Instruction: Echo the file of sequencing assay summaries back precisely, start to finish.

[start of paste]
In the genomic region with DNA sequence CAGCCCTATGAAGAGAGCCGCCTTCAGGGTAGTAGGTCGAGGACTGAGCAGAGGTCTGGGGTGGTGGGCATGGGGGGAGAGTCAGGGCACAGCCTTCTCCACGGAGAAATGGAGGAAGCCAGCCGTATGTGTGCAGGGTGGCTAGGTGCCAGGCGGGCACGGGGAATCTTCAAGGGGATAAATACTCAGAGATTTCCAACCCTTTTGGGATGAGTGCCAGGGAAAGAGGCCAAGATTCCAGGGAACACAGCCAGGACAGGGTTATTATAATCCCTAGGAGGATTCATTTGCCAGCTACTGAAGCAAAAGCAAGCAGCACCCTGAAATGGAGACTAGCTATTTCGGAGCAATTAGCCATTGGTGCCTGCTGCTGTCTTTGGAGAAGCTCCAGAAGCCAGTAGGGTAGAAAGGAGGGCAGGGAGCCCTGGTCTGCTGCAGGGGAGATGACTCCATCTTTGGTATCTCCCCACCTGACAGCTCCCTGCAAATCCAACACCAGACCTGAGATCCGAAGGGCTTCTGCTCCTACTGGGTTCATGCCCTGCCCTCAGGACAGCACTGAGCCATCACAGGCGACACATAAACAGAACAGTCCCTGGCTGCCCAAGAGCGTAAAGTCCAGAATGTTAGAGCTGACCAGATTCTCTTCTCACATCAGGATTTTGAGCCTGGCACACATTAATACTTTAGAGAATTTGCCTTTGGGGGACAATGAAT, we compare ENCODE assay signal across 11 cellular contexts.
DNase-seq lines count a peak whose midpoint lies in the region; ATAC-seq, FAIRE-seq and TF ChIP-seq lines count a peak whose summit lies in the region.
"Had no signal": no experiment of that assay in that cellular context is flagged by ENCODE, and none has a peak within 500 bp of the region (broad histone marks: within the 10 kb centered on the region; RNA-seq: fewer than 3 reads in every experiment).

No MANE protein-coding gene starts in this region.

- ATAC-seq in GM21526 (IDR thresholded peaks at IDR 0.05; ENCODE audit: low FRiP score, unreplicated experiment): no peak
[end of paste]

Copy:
In the genomic region with DNA sequence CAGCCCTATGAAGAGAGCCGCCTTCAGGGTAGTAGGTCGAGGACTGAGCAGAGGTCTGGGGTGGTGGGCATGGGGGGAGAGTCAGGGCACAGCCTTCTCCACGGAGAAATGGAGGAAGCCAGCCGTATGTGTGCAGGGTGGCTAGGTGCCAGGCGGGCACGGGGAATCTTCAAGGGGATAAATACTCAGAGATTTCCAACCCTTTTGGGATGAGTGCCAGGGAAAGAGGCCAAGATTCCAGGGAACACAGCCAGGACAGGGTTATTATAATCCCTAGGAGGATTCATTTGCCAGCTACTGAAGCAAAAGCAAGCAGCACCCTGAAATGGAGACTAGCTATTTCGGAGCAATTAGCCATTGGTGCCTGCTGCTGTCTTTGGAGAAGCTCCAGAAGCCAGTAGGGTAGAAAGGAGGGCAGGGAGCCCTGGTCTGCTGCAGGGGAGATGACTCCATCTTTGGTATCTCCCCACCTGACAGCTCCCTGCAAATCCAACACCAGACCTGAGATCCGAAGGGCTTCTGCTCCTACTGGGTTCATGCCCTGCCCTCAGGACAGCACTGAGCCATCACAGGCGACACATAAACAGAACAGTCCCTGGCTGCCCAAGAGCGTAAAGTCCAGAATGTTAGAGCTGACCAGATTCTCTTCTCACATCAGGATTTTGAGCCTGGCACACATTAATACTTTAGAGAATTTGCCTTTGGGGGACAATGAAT, we compare ENCODE assay signal across 11 cellular contexts.
DNase-seq lines count a peak whose midpoint lies in the region; ATAC-seq, FAIRE-seq and TF ChIP-seq lines count a peak whose summit lies in the region.
"Had no signal": no experiment of that assay in that cellular context is flagged by ENCODE, and none has a peak within 500 bp of the region (broad histone marks: within the 10 kb centered on the region; RNA-seq: fewer than 3 reads in every experiment).

No MANE protein-coding gene starts in this region.

- ATAC-seq in GM21526 (IDR thresholded peaks at IDR 0.05; ENCODE audit: low FRiP score, unreplicated experiment): no peak